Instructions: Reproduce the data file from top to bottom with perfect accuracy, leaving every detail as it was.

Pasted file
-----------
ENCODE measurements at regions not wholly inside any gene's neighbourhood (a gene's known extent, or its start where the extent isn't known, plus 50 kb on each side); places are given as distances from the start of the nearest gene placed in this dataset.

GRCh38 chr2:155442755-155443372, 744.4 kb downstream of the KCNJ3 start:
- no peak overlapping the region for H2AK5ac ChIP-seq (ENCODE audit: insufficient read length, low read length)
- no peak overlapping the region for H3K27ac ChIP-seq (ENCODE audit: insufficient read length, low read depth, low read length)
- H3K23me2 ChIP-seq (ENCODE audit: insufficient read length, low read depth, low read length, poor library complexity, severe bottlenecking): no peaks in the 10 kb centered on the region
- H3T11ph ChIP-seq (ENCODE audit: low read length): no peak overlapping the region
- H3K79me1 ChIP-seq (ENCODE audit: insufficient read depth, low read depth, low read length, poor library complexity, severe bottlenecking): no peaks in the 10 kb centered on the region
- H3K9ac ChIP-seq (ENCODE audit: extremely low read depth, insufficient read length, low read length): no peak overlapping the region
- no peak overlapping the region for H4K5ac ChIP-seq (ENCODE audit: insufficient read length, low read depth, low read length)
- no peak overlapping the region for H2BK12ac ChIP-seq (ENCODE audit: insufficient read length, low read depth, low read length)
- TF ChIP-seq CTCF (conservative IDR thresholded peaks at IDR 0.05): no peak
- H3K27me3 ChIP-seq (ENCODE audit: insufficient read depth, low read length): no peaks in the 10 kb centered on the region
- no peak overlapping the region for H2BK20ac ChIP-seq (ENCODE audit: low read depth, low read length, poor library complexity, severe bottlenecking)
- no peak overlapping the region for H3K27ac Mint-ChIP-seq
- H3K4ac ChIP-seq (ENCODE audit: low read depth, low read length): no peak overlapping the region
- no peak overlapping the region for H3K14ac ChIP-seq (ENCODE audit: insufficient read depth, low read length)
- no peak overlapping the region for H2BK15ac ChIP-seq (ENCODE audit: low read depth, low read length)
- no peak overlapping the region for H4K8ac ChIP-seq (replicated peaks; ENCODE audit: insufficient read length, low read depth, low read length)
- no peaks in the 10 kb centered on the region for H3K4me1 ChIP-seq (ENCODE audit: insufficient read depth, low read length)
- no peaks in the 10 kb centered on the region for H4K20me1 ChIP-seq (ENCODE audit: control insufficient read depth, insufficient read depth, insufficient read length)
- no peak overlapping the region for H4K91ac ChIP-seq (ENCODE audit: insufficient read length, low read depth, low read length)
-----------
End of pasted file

ENCODE measurements at regions not wholly inside any gene's neighbourhood (a gene's known extent, or its start where the extent isn't known, plus 50 kb on each side); places are given as distances from the start of the nearest gene placed in this dataset.

GRCh38 chr2:155442755-155443372, 744.4 kb downstream of the KCNJ3 start:
- no peak overlapping the region for H2AK5ac ChIP-seq (ENCODE audit: insufficient read length, low read length)
- no peak overlapping the region for H3K27ac ChIP-seq (ENCODE audit: insufficient read length, low read depth, low read length)
- H3K23me2 ChIP-seq (ENCODE audit: insufficient read length, low read depth, low read length, poor library complexity, severe bottlenecking): no peaks in the 10 kb centered on the region
- H3T11ph ChIP-seq (ENCODE audit: low read length): no peak overlapping the region
- H3K79me1 ChIP-seq (ENCODE audit: insufficient read depth, low read depth, low read length, poor library complexity, severe bottlenecking): no peaks in the 10 kb centered on the region
- H3K9ac ChIP-seq (ENCODE audit: extremely low read depth, insufficient read length, low read length): no peak overlapping the region
- no peak overlapping the region for H4K5ac ChIP-seq (ENCODE audit: insufficient read length, low read depth, low read length)
- no peak overlapping the region for H2BK12ac ChIP-seq (ENCODE audit: insufficient read length, low read depth, low read length)
- TF ChIP-seq CTCF (conservative IDR thresholded peaks at IDR 0.05): no peak
- H3K27me3 ChIP-seq (ENCODE audit: insufficient read depth, low read length): no peaks in the 10 kb centered on the region
- no peak overlapping the region for H2BK20ac ChIP-seq (ENCODE audit: low read depth, low read length, poor library complexity, severe bottlenecking)
- no peak overlapping the region for H3K27ac Mint-ChIP-seq
- H3K4ac ChIP-seq (ENCODE audit: low read depth, low read length): no peak overlapping the region
- no peak overlapping the region for H3K14ac ChIP-seq (ENCODE audit: insufficient read depth, low read length)
- no peak overlapping the region for H2BK15ac ChIP-seq (ENCODE audit: low read depth, low read length)
- no peak overlapping the region for H4K8ac ChIP-seq (replicated peaks; ENCODE audit: insufficient read length, low read depth, low read length)
- no peaks in the 10 kb centered on the region for H3K4me1 ChIP-seq (ENCODE audit: insufficient read depth, low read length)
- no peaks in the 10 kb centered on the region for H4K20me1 ChIP-seq (ENCODE audit: control insufficient read depth, insufficient read depth, insufficient read length)
- no peak overlapping the region for H4K91ac ChIP-seq (ENCODE audit: insufficient read length, low read depth, low read length)